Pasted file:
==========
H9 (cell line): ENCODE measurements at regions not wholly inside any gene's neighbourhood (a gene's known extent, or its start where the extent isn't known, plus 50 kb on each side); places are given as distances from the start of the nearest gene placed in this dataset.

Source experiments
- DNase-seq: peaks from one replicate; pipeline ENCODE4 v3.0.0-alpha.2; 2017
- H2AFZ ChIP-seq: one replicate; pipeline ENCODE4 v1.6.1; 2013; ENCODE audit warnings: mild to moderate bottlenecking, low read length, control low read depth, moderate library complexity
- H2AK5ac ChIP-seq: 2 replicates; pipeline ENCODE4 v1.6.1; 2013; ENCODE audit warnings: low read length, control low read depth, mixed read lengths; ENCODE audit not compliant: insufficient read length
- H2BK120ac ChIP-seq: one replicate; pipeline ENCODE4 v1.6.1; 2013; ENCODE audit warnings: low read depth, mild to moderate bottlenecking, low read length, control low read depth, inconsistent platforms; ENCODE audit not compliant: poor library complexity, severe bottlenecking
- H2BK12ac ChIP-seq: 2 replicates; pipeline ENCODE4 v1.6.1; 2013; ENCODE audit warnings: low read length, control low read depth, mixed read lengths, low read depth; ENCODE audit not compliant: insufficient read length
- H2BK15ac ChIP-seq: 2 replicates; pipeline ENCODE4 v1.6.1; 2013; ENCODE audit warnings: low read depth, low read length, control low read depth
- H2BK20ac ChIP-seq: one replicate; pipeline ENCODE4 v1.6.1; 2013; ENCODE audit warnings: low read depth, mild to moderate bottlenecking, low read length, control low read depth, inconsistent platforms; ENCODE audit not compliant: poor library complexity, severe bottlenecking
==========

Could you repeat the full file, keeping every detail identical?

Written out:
H9 (cell line): ENCODE measurements at regions not wholly inside any gene's neighbourhood (a gene's known extent, or its start where the extent isn't known, plus 50 kb on each side); places are given as distances from the start of the nearest gene placed in this dataset.

Source experiments
- DNase-seq: peaks from one replicate; pipeline ENCODE4 v3.0.0-alpha.2; 2017
- H2AFZ ChIP-seq: one replicate; pipeline ENCODE4 v1.6.1; 2013; ENCODE audit warnings: mild to moderate bottlenecking, low read length, control low read depth, moderate library complexity
- H2AK5ac ChIP-seq: 2 replicates; pipeline ENCODE4 v1.6.1; 2013; ENCODE audit warnings: low read length, control low read depth, mixed read lengths; ENCODE audit not compliant: insufficient read length
- H2BK120ac ChIP-seq: one replicate; pipeline ENCODE4 v1.6.1; 2013; ENCODE audit warnings: low read depth, mild to moderate bottlenecking, low read length, control low read depth, inconsistent platforms; ENCODE audit not compliant: poor library complexity, severe bottlenecking
- H2BK12ac ChIP-seq: 2 replicates; pipeline ENCODE4 v1.6.1; 2013; ENCODE audit warnings: low read length, control low read depth, mixed read lengths, low read depth; ENCODE audit not compliant: insufficient read length
- H2BK15ac ChIP-seq: 2 replicates; pipeline ENCODE4 v1.6.1; 2013; ENCODE audit warnings: low read depth, low read length, control low read depth
- H2BK20ac ChIP-seq: one replicate; pipeline ENCODE4 v1.6.1; 2013; ENCODE audit warnings: low read depth, mild to moderate bottlenecking, low read length, control low read depth, inconsistent platforms; ENCODE audit not compliant: poor library complexity, severe bottlenecking